Helicobacter is preserved in yeast vacuoles! Does Koch's postulates confirm it?

Alipour N., Gaeini N.

WORLD JOURNAL OF GASTROENTEROLOGY, vol.23, no.12, pp.2266-2268, 2017 (SCI-Expanded) identifier identifier identifier

  • Publication Type: Article / Letter
  • Volume: 23 Issue: 12
  • Publication Date: 2017
  • Doi Number: 10.3748/wjg.v23.i12.2266
  • Journal Indexes: Science Citation Index Expanded (SCI-EXPANDED), Scopus
  • Page Numbers: pp.2266-2268
  • Middle East Technical University Affiliated: No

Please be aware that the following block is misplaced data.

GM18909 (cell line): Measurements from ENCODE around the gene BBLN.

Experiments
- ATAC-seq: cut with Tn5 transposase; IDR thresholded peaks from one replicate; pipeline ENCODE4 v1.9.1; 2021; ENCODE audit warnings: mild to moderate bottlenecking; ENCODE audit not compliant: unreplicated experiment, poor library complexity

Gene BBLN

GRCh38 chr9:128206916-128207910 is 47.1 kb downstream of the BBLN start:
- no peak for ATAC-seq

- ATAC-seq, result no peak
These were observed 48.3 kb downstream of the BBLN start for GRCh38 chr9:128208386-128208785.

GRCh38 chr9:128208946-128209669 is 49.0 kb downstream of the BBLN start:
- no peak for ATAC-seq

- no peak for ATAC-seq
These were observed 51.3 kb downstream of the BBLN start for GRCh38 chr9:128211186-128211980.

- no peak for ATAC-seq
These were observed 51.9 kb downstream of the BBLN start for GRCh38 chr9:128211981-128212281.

The manuscript titled "Vacuoles of Candida yeast behave as a specialized niche for not only has not been prepared in a scientific manner but the methodology used was not adequate, and therefore the conclusion reached was not correct. First of all, "yeast" is a broad terminology covering a great number of genera and species of unicellular micro-organisms. The authors should have defined the organism with its binary scientific name. This measure would allow experiment reproduction by the scientific community. Moreover, the criteria established by Robert Koch to identify a specific microorganism or pathogen was not adopted in the methodology used. Regarding the methodology applied, use of the chicken egg-yolk (IgY) antibody and PCR of the apparently tainted yeast population to prove H. pylori existence in the yeast vacuoles might be main factors for their wrong conclusions. Bacterial tropism toward yeast extract is a known phenomenon, and yeast extract is one of the main ingredients in culture media. Their internalization through phagocytosis or similar pathways does not seem possible or practical because of the thick and cellulosic yeast wall. While the small size of yeast cells does not support their ability in harboring several H. pylori, other observations such as inefficiency of antifungal therapy as anti-Helicobacter therapy strongly reject the conclusion reached by the above-mentioned article.